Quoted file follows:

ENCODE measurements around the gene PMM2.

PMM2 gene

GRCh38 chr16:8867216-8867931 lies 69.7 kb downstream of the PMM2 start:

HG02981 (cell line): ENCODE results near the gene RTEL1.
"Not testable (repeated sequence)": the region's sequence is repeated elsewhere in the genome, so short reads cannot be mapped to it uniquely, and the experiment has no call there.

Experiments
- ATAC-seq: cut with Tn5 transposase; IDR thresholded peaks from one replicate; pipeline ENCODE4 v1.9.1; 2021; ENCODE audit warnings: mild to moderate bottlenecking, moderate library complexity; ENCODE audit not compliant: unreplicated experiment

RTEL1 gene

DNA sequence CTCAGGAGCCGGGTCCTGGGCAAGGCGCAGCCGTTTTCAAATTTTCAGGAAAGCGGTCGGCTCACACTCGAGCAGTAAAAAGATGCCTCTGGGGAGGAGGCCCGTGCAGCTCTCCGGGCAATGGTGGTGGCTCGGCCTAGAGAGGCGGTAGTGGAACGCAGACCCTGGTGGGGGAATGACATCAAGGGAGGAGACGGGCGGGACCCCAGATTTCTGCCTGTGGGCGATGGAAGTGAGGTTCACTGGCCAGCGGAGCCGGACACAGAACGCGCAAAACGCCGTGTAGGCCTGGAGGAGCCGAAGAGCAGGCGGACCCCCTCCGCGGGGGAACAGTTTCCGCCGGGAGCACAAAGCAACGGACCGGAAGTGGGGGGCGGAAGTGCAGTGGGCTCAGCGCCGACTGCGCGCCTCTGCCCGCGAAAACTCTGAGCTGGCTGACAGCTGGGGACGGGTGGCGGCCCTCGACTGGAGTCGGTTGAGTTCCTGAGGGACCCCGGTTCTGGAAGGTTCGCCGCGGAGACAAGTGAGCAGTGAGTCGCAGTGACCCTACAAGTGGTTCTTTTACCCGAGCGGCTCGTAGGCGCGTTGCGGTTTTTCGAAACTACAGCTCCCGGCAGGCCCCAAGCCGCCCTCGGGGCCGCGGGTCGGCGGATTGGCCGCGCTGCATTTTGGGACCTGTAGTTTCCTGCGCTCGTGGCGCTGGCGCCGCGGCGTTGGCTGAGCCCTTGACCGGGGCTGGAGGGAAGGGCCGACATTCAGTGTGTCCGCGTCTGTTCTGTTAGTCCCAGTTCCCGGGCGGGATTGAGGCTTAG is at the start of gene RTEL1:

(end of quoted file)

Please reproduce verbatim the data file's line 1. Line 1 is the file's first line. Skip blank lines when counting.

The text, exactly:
ENCODE measurements around the gene PMM2.